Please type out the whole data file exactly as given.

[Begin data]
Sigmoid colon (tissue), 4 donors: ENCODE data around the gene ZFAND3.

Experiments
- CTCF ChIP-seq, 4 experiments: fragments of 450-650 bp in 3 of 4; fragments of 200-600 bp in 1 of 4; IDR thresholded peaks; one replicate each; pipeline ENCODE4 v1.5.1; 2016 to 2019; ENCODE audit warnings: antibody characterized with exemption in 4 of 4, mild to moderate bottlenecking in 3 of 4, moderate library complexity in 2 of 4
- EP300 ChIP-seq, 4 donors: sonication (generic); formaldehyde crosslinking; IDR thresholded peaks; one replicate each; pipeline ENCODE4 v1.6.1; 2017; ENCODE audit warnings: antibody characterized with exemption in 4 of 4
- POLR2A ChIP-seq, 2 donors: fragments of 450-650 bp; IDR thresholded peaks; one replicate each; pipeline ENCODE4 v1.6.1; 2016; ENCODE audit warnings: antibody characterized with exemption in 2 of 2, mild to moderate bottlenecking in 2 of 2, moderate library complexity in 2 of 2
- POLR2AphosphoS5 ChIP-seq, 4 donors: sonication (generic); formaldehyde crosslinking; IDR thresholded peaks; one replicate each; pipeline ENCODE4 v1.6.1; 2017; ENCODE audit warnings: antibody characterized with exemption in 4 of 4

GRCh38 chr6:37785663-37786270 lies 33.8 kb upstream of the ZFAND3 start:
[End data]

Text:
Sigmoid colon (tissue), 4 donors: ENCODE data around the gene ZFAND3.

Experiments
- CTCF ChIP-seq, 4 experiments: fragments of 450-650 bp in 3 of 4; fragments of 200-600 bp in 1 of 4; IDR thresholded peaks; one replicate each; pipeline ENCODE4 v1.5.1; 2016 to 2019; ENCODE audit warnings: antibody characterized with exemption in 4 of 4, mild to moderate bottlenecking in 3 of 4, moderate library complexity in 2 of 4
- EP300 ChIP-seq, 4 donors: sonication (generic); formaldehyde crosslinking; IDR thresholded peaks; one replicate each; pipeline ENCODE4 v1.6.1; 2017; ENCODE audit warnings: antibody characterized with exemption in 4 of 4
- POLR2A ChIP-seq, 2 donors: fragments of 450-650 bp; IDR thresholded peaks; one replicate each; pipeline ENCODE4 v1.6.1; 2016; ENCODE audit warnings: antibody characterized with exemption in 2 of 2, mild to moderate bottlenecking in 2 of 2, moderate library complexity in 2 of 2
- POLR2AphosphoS5 ChIP-seq, 4 donors: sonication (generic); formaldehyde crosslinking; IDR thresholded peaks; one replicate each; pipeline ENCODE4 v1.6.1; 2017; ENCODE audit warnings: antibody characterized with exemption in 4 of 4

GRCh38 chr6:37785663-37786270 lies 33.8 kb upstream of the ZFAND3 start: